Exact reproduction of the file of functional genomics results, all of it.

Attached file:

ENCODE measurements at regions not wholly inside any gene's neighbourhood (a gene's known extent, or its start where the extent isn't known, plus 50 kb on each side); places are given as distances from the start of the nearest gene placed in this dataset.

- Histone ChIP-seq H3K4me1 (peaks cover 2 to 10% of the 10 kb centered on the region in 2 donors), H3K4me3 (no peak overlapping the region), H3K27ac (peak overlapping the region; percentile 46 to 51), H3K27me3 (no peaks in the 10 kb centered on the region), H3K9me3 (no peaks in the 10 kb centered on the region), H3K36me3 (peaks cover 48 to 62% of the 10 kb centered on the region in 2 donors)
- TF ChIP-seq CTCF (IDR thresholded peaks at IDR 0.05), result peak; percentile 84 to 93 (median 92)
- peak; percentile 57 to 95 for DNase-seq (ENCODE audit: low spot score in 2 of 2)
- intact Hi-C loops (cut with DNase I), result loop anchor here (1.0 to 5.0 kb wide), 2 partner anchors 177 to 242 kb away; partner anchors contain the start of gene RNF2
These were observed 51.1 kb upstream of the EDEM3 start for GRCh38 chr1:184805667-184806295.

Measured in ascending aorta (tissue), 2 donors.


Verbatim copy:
ENCODE measurements at regions not wholly inside any gene's neighbourhood (a gene's known extent, or its start where the extent isn't known, plus 50 kb on each side); places are given as distances from the start of the nearest gene placed in this dataset.

- Histone ChIP-seq H3K4me1 (peaks cover 2 to 10% of the 10 kb centered on the region in 2 donors), H3K4me3 (no peak overlapping the region), H3K27ac (peak overlapping the region; percentile 46 to 51), H3K27me3 (no peaks in the 10 kb centered on the region), H3K9me3 (no peaks in the 10 kb centered on the region), H3K36me3 (peaks cover 48 to 62% of the 10 kb centered on the region in 2 donors)
- TF ChIP-seq CTCF (IDR thresholded peaks at IDR 0.05), result peak; percentile 84 to 93 (median 92)
- peak; percentile 57 to 95 for DNase-seq (ENCODE audit: low spot score in 2 of 2)
- intact Hi-C loops (cut with DNase I), result loop anchor here (1.0 to 5.0 kb wide), 2 partner anchors 177 to 242 kb away; partner anchors contain the start of gene RNF2
These were observed 51.1 kb upstream of the EDEM3 start for GRCh38 chr1:184805667-184806295.

Measured in ascending aorta (tissue), 2 donors.